Dear Scholastic, What’s Up With the Leveled Catalogues?

image from icanread

Disclaimer first: I love Scholastic and have for many years. The ease of getting books in the hands of my students, the shiny catalogues that stop our day because we have to circle all of the books we want to read, and also the prices. Scholastic has indeed been good for this teacher. And yet, Scholastic I may have to break it off with you….

Dear Scholastic,

In my other post, I first noticed the standardized testing focus that seems to jump form your new pressed pages. As you may know, it broke my heart and many others’. But now I find myself shaking my head even more, not quite sure if I should even send home your lovely catalogue or just keep it to myself. See you went ahead and created leveled catalogues. Probably with great intentions to make book selection easier for kids or to help teachers by grade level appropriate books. But you forgot a couple of things…

My students aren’t levels. They are readers. And they don’t want someone to tell them what a 5th grader should read, they want to trust their own voice as a reader as a pursuer of fantastic stories and knowledge. I teach them to trust themselves. I teach them how to find their perfect book. I know their level but they don’t, they don’t need to to know what they need to do become even stronger readers,

Their grade does not define them. My students read all sorts of books and not because they are “just right” based on an assessment, but because they are just right in interest, in action, in creativity, in mood, in readability. They don’t pick a book because it is perfect for 5th grade. They pick a book because it is perfect for them.

And yet they know their grade. Some of my 5th graders wouldn’t be caught dead reading something someone had labeled a 4th grade book. Even if it was a great book. Even if I thrust it into their hands and told them to trust me. By splashing 4th grade or 3rd grade all over your many colored pages, you have guaranteed that some of my kids will never consider reading those books simply because they are too proud to read something that is labeled for younger kids. And what about when they become 6th graders? Do you think they then want to read 5th grade books? No, that would be for elementary students, not the big middle school students. I am saddened by the books they will miss out on.

And me? I had to pretend I was a 4th, 5th ,and 6th grade teacher to get the catalogues that I want for my students. See some need 4th grade reading levels, while others are ready for middle school action and stories. And I need to be able to supply them that. Yet, I don’t know if I can give them the catalogues anymore, I don’t know quite what will happen if they see the push for standardized testing and the need to level. Will they think that reading is only for tests? Will they think that they can only read certain books because that’s what someone told them?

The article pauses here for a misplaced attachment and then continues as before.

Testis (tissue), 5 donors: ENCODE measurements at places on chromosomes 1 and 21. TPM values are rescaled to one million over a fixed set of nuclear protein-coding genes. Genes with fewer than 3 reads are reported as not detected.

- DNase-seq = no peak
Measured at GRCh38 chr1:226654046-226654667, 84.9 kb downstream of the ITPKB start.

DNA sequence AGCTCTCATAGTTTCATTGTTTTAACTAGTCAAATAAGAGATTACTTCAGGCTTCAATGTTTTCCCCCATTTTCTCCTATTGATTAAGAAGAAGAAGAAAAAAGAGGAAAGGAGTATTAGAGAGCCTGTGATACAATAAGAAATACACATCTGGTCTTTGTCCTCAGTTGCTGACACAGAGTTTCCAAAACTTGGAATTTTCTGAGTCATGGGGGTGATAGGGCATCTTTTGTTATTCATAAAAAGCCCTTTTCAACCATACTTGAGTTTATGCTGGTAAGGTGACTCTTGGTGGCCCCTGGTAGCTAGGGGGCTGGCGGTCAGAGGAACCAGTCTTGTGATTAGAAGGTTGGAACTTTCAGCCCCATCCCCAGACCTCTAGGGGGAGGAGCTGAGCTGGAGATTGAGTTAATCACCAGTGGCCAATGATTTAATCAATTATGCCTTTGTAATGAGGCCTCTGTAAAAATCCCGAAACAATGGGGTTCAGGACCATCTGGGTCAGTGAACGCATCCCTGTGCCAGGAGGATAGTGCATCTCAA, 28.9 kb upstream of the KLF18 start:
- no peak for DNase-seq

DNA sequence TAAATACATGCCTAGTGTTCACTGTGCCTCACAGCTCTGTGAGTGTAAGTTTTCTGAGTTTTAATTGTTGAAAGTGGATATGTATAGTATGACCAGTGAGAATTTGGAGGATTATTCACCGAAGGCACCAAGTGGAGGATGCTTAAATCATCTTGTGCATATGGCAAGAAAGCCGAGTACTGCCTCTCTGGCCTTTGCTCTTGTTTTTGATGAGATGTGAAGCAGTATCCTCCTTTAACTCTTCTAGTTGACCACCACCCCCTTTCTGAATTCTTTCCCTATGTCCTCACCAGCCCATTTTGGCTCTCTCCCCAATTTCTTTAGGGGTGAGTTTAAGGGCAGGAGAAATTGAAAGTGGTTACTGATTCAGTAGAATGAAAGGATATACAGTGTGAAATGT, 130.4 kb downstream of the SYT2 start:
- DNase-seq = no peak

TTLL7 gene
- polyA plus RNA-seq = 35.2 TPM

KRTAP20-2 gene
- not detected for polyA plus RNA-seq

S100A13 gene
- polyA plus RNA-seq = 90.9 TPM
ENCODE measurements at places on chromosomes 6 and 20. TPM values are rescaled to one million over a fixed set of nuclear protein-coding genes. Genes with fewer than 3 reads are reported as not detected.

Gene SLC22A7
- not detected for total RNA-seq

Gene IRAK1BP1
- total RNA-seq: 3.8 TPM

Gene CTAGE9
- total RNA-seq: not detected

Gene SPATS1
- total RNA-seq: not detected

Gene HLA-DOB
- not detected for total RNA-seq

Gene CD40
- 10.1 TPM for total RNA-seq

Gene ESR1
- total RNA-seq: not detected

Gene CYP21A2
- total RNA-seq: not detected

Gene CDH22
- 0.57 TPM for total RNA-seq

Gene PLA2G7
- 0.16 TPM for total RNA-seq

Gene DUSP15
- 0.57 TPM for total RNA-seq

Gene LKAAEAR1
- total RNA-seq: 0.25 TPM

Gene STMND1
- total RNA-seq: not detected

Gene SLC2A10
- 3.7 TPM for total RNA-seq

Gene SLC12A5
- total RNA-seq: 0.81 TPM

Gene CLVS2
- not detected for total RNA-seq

I don’t think I am ready to take them down that path. I hope you change your mind, Scholastic, perhaps put the levels on the teacher part but not on the flyers. Perhaps, go back to your old ways that were not broken. You don’t have to follow all of the crazy fads happening around us, it is okay to just love reading and let kids love reading too. I haven’t lost the faith in you yet.

Best,

Pernille

Edit: It is not every day you receive a phone call from Scholastic headquarters, but today I did. After a very pleasant conversation with them regarding my latest blog posts, I hung up the phone understanding that they are trying to please many people at the same time. I was also told that many teachers and parents had asked for the recent changes, which had led them go through with it. Their intentions were to help. Yet, I stand by what I have posted and told them that many agree with me; this is not what we had hoped for from this bastion of reading. While I doubt my posts will change their minds, I urge you to start your own conversation with them. They are there to discuss and listen and perhaps if enough of us do engage, something will change. Either way, I continue to respect Scholastic and what they strive to do: provide teachers with great books, even if I am disappointed in their choice.

 

 

 

21 thoughts on “Dear Scholastic, What’s Up With the Leveled Catalogues?

  1. Great post! The obsession with levels is problematic on many levels. One line of yours leaves me with a question: “I know their level but they don’t, they don’t need to to know what they need to do become even stronger readers”… I love that you keep the levels to yourself, but shouldn’t they actually know what they need to improve at to keep progressing as a reader? I’m sure that your mini-lessons, objectives, and conferences do provide that information. Maybe that sentence can be taken too many different ways?

    Again, I hope Scholastic listens! Great read!

    • Ah yes, sorry about the ambiguity. My students know their goals but I don’t ever tell them their number or letter, if that makes sense? Those numbers and letters are abstract to them anyway so we create steps they need to take instead. Thank you for asking!